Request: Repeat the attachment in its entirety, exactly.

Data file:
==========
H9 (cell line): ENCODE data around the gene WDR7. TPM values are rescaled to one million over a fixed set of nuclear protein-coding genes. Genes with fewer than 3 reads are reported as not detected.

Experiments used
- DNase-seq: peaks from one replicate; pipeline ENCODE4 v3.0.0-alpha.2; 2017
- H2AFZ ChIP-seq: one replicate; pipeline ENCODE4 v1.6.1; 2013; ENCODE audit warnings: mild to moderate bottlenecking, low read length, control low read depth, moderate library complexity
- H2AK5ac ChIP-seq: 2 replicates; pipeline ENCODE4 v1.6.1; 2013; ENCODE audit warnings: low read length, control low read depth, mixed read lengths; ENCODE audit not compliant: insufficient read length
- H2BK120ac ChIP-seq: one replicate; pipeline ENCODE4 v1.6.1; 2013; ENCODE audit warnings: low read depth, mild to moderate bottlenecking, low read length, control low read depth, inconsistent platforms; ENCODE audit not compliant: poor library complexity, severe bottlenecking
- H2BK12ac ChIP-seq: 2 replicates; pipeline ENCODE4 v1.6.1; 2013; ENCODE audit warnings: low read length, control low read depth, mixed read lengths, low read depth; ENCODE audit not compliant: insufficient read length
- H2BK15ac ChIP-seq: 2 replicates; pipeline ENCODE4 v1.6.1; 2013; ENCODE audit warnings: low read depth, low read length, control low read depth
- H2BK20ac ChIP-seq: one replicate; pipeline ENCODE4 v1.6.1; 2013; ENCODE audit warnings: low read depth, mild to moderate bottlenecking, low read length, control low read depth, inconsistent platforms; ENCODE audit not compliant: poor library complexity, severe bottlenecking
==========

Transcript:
H9 (cell line): ENCODE data around the gene WDR7. TPM values are rescaled to one million over a fixed set of nuclear protein-coding genes. Genes with fewer than 3 reads are reported as not detected.

Experiments used
- DNase-seq: peaks from one replicate; pipeline ENCODE4 v3.0.0-alpha.2; 2017
- H2AFZ ChIP-seq: one replicate; pipeline ENCODE4 v1.6.1; 2013; ENCODE audit warnings: mild to moderate bottlenecking, low read length, control low read depth, moderate library complexity
- H2AK5ac ChIP-seq: 2 replicates; pipeline ENCODE4 v1.6.1; 2013; ENCODE audit warnings: low read length, control low read depth, mixed read lengths; ENCODE audit not compliant: insufficient read length
- H2BK120ac ChIP-seq: one replicate; pipeline ENCODE4 v1.6.1; 2013; ENCODE audit warnings: low read depth, mild to moderate bottlenecking, low read length, control low read depth, inconsistent platforms; ENCODE audit not compliant: poor library complexity, severe bottlenecking
- H2BK12ac ChIP-seq: 2 replicates; pipeline ENCODE4 v1.6.1; 2013; ENCODE audit warnings: low read length, control low read depth, mixed read lengths, low read depth; ENCODE audit not compliant: insufficient read length
- H2BK15ac ChIP-seq: 2 replicates; pipeline ENCODE4 v1.6.1; 2013; ENCODE audit warnings: low read depth, low read length, control low read depth
- H2BK20ac ChIP-seq: one replicate; pipeline ENCODE4 v1.6.1; 2013; ENCODE audit warnings: low read depth, mild to moderate bottlenecking, low read length, control low read depth, inconsistent platforms; ENCODE audit not compliant: poor library complexity, severe bottlenecking